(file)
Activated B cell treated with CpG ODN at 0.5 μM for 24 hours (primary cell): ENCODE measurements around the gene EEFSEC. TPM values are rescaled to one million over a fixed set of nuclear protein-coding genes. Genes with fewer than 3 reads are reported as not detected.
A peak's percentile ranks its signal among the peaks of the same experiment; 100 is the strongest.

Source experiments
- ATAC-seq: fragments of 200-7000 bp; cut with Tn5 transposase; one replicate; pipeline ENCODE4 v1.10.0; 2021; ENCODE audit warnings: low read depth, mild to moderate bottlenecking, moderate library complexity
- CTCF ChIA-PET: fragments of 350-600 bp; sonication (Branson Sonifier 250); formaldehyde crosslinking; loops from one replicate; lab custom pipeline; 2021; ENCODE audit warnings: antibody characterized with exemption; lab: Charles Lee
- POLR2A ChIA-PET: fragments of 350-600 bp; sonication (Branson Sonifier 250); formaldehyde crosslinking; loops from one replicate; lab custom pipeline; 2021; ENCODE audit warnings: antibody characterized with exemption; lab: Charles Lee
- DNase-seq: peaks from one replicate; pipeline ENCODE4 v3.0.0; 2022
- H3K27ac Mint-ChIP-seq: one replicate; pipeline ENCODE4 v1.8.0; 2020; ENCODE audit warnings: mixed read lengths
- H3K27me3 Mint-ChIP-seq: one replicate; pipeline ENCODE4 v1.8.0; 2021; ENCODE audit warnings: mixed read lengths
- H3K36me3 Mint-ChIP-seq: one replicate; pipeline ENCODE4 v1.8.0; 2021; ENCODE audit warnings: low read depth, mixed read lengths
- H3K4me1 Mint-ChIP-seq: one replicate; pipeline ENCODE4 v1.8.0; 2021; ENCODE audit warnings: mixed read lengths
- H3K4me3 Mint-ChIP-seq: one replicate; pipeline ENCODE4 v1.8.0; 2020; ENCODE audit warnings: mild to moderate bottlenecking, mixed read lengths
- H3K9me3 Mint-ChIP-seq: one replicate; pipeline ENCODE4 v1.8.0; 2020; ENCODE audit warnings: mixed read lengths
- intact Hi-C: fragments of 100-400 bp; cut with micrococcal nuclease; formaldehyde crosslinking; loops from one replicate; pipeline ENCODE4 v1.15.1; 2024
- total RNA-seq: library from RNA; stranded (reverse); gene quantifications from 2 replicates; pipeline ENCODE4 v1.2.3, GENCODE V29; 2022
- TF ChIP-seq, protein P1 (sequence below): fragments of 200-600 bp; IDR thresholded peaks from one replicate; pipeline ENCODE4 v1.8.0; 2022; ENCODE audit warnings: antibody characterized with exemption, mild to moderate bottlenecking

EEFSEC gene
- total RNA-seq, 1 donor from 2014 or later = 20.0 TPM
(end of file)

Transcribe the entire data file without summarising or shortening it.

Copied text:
Activated B cell treated with CpG ODN at 0.5 μM for 24 hours (primary cell): ENCODE measurements around the gene EEFSEC. TPM values are rescaled to one million over a fixed set of nuclear protein-coding genes. Genes with fewer than 3 reads are reported as not detected.
A peak's percentile ranks its signal among the peaks of the same experiment; 100 is the strongest.

Source experiments
- ATAC-seq: fragments of 200-7000 bp; cut with Tn5 transposase; one replicate; pipeline ENCODE4 v1.10.0; 2021; ENCODE audit warnings: low read depth, mild to moderate bottlenecking, moderate library complexity
- CTCF ChIA-PET: fragments of 350-600 bp; sonication (Branson Sonifier 250); formaldehyde crosslinking; loops from one replicate; lab custom pipeline; 2021; ENCODE audit warnings: antibody characterized with exemption; lab: Charles Lee
- POLR2A ChIA-PET: fragments of 350-600 bp; sonication (Branson Sonifier 250); formaldehyde crosslinking; loops from one replicate; lab custom pipeline; 2021; ENCODE audit warnings: antibody characterized with exemption; lab: Charles Lee
- DNase-seq: peaks from one replicate; pipeline ENCODE4 v3.0.0; 2022
- H3K27ac Mint-ChIP-seq: one replicate; pipeline ENCODE4 v1.8.0; 2020; ENCODE audit warnings: mixed read lengths
- H3K27me3 Mint-ChIP-seq: one replicate; pipeline ENCODE4 v1.8.0; 2021; ENCODE audit warnings: mixed read lengths
- H3K36me3 Mint-ChIP-seq: one replicate; pipeline ENCODE4 v1.8.0; 2021; ENCODE audit warnings: low read depth, mixed read lengths
- H3K4me1 Mint-ChIP-seq: one replicate; pipeline ENCODE4 v1.8.0; 2021; ENCODE audit warnings: mixed read lengths
- H3K4me3 Mint-ChIP-seq: one replicate; pipeline ENCODE4 v1.8.0; 2020; ENCODE audit warnings: mild to moderate bottlenecking, mixed read lengths
- H3K9me3 Mint-ChIP-seq: one replicate; pipeline ENCODE4 v1.8.0; 2020; ENCODE audit warnings: mixed read lengths
- intact Hi-C: fragments of 100-400 bp; cut with micrococcal nuclease; formaldehyde crosslinking; loops from one replicate; pipeline ENCODE4 v1.15.1; 2024
- total RNA-seq: library from RNA; stranded (reverse); gene quantifications from 2 replicates; pipeline ENCODE4 v1.2.3, GENCODE V29; 2022
- TF ChIP-seq, protein P1 (sequence below): fragments of 200-600 bp; IDR thresholded peaks from one replicate; pipeline ENCODE4 v1.8.0; 2022; ENCODE audit warnings: antibody characterized with exemption, mild to moderate bottlenecking

EEFSEC gene
- total RNA-seq, 1 donor from 2014 or later = 20.0 TPM